India: Return of the Common Man?

Historically, Indians have always been susceptible
to the idea of ‘the celebrity’. As a collective population, we need very little
evidence of power or success, in any profession, to gleefully consent for the
elevation of an individual into a sacred social stratosphere. In particular,
political power brings with it such a sense of fascination that, with the right
amount of media manipulation, making headlines nationwide on a consistent basis
isn’t difficult. The adulation and undivided attention of millions is a given
for any politician worth his or her salt. But all this might be slowly changing.

The political class of this still-evolving
democracy has thrived on illiteracy; a common feature amongst the majority of
its voting population. However, unlike scientific or cultural illiteracy, it is
essentially the spatial unawareness of millions, who live in rural and
semi-urban India, which has propelled politicians into a special societal enclosure,
where few can ever reside or even visit.

The West’s understanding of India
might be that of a booming economy with immense potential, but for the common
man in the small towns and villages of the country, the focus is on roti, kapda aur makaan (food, clothing
and shelter). The expectations, thus, from the political class have, at best,
been very basic. Nonetheless, even the most basic of expectations have always
come with a caveat – ensuring national security.

For a country forged out of a prolonged,
and often violent, independence movement, and one that has had its contemporary
history defined by altercations with neighbouring Pakistan, national security
has always been high on the political agenda in independent India. And those
who run the country have always been, by and large, expected to deliver on this
front.

In the past, they haven’t always succeeded.
The attack on the Indian Parliament in December 2001 was testimony to that
fact. However, unlike the recent assault on Mumbai, the Parliament attacks were
sharp and short, thereby not allowing the electronic media to engage in
extended live coverage of the event. The Government, too, had been much quicker
and more decisive in its reaction. Parliamentarians had worked across party
lines; a concerted response was staged and the public’s fears were assailed. The
country was certainly less shocked then than it is this time around.

The 62-hour media marathon that was the
November 2008 Mumbai attack has done more to erode trust in the incumbent
Congress government than any other event, since it came to power in 2004. A
government that was already viewed as ‘soft on terror’ was effectively crushed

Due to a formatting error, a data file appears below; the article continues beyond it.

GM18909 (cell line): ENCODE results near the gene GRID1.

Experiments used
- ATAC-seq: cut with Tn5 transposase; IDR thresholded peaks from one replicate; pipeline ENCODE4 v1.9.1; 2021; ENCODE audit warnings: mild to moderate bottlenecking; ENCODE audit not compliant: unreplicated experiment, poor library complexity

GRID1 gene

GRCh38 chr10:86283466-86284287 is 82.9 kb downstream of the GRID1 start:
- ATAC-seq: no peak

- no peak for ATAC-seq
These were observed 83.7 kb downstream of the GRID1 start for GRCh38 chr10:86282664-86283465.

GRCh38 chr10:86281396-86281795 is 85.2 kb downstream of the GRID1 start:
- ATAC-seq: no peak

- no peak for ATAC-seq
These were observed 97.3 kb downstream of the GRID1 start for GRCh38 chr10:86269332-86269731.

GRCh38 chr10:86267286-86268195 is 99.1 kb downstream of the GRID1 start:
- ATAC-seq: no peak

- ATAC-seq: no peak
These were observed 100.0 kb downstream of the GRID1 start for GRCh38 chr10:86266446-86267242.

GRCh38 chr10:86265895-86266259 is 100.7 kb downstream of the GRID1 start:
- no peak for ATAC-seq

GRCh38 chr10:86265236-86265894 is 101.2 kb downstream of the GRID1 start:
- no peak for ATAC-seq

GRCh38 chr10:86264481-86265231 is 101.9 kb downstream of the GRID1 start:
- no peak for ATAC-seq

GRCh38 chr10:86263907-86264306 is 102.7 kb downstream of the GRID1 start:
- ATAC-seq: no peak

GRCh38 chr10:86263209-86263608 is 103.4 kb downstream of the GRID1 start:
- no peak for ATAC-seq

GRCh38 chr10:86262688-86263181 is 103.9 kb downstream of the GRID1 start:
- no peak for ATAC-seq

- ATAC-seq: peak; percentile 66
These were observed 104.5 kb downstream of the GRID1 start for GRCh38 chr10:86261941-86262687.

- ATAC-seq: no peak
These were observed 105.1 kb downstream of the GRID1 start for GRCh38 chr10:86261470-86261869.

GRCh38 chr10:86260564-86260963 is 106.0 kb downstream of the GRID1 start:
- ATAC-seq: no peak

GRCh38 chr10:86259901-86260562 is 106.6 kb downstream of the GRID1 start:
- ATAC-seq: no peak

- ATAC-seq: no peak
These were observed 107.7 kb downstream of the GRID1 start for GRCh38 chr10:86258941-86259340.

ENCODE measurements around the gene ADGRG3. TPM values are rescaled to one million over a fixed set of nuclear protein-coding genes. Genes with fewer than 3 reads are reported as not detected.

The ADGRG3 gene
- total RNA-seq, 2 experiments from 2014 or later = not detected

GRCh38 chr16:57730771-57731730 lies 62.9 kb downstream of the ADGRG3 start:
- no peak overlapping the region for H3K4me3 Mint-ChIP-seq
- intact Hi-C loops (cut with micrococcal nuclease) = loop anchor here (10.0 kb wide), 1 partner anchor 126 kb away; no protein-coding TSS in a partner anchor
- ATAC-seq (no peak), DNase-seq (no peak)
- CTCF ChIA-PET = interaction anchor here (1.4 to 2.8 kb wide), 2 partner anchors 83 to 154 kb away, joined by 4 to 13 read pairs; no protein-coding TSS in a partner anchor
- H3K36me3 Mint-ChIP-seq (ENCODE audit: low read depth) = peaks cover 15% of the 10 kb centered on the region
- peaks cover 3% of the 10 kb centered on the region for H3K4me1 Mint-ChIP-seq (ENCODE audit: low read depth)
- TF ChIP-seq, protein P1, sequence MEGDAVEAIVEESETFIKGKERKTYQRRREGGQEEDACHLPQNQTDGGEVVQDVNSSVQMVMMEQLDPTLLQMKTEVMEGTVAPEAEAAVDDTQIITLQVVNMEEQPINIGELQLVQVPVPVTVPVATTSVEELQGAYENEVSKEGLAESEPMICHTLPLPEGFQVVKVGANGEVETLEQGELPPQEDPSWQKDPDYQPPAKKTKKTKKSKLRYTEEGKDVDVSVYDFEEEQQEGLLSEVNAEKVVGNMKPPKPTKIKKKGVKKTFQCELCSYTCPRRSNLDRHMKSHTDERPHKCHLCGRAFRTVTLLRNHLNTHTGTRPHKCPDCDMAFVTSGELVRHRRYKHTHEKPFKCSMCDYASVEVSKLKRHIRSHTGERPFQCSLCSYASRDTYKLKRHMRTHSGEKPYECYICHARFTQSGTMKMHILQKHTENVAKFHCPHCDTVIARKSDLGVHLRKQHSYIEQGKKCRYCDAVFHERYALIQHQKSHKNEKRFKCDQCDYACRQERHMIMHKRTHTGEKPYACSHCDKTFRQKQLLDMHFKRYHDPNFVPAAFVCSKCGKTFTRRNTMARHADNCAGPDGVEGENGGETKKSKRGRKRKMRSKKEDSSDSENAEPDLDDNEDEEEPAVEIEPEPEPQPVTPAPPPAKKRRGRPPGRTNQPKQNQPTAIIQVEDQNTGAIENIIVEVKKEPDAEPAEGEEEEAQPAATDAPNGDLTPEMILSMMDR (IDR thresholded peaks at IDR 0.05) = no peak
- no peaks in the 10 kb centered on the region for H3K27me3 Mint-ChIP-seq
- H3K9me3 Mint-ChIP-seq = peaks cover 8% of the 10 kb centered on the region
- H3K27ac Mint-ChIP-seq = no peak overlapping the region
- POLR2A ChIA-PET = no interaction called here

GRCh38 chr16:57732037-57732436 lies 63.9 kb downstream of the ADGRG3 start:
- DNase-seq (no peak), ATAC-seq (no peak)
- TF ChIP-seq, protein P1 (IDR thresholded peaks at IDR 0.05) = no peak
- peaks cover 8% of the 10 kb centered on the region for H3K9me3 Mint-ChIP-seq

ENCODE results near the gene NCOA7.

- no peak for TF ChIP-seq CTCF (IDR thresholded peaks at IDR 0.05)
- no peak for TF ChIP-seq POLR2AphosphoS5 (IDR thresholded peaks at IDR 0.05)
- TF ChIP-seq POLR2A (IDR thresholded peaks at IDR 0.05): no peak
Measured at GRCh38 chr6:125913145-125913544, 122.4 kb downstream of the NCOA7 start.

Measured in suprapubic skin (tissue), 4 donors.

by the events of last month. However, what could well be the final nail in the
coffin for the credibility of the political class in India is
the fact that it hasn’t been resolute or united in its actions since Mumbai.

Not only did the Congress government
conveniently point the finger at Pakistan
even before the terrorist assault had been completely contained, it hasn’t, as
yet, shown any indications of having a concrete plan of action. Moreover, the
main opposition, the Bharatiya Janata Party (BJP), hasn’t taken up the
initiative to offer a comprehensive solution to
India‘s
terror menace either. In the ensuing mudslinging, the historical fascination of
the Indian populace with its political class is slowly, but steadily,
evaporating.

In what could be a dangerous phenomenon,
especially before the country goes to elections early next year, there is open
discussion, in the media and otherwise, that India‘s
politicians just aren’t doing enough. Not only are they obviously lacking in
legislative and enforcement prowess, they are also using up resources
designated for the common citizen. For instance, the elite National Security
Guard commandos, who saved countless lives in Mumbai, spend most of their time
and resources in escorting and protecting politicians, many of whom have little
real-time lawmaking significance.

A disgusted, and petrified, population is now
reacting. Not only have thousands attended candlelight vigils, prayer meetings
and protest marches across the country, but countless, formal and informal,
citizens groups are being formed. Public interest litigation (PIL) cases and
Right to Information Act (RTI) applications are being filed in massive numbers.
The people of India want to know what went wrong and how the policymakers will ensure
that it won’t happen again. ‘Choose to vote for no-one’ emails, describing the
constitutional provision allowing for a person to vote for none of the
candidates, are doing the rounds. The vote is being projected as a weapon for
mass dissent.

India‘s politicians, many of whom have comfortably wallowed for years,
must now come round and act without delay. Otherwise, by as early as May next
year, they could risk becoming common men and women once again.